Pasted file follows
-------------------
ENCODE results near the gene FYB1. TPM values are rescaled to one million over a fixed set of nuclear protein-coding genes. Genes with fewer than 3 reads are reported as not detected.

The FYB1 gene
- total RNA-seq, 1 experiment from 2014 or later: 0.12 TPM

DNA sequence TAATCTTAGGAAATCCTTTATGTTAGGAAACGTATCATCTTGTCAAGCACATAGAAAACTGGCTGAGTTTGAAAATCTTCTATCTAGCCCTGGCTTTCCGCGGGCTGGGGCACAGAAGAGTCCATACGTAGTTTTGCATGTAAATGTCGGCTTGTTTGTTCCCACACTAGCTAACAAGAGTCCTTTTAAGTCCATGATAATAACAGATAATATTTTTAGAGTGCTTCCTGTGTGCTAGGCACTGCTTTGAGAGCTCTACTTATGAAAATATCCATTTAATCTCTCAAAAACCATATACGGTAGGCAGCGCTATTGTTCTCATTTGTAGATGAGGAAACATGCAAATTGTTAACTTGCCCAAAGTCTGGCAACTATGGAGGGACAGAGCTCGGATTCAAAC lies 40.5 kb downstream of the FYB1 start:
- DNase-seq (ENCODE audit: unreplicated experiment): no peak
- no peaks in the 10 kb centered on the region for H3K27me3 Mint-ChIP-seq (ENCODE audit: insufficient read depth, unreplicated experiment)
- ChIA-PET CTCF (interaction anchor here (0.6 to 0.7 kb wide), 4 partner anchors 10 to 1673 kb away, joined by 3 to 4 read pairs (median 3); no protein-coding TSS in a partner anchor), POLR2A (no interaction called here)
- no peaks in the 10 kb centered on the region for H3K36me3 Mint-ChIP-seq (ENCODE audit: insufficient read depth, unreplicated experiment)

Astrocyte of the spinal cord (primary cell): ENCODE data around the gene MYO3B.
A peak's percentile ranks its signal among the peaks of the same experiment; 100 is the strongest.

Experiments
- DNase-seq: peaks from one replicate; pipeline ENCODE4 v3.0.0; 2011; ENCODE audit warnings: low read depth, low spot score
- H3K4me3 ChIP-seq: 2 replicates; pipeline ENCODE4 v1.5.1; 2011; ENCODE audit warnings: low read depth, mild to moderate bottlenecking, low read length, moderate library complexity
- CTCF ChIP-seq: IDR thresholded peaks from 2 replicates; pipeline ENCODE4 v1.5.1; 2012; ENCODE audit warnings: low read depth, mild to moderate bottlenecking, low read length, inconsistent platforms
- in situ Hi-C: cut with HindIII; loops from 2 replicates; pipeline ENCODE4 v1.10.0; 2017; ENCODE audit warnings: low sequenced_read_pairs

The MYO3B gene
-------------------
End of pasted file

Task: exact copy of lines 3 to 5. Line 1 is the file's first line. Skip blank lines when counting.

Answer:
- total RNA-seq, 1 experiment from 2014 or later: 0.12 TPM

DNA sequence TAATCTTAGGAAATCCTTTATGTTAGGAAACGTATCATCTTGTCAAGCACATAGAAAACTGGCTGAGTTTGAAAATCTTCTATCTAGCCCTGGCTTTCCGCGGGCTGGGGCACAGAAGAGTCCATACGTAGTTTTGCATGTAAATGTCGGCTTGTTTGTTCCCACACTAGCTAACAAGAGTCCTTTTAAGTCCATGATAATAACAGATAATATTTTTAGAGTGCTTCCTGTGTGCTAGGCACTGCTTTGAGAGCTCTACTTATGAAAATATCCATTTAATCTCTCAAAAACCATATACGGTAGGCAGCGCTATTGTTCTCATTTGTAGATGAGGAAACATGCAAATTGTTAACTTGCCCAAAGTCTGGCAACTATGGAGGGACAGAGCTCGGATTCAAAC lies 40.5 kb downstream of the FYB1 start:
- DNase-seq (ENCODE audit: unreplicated experiment): no peak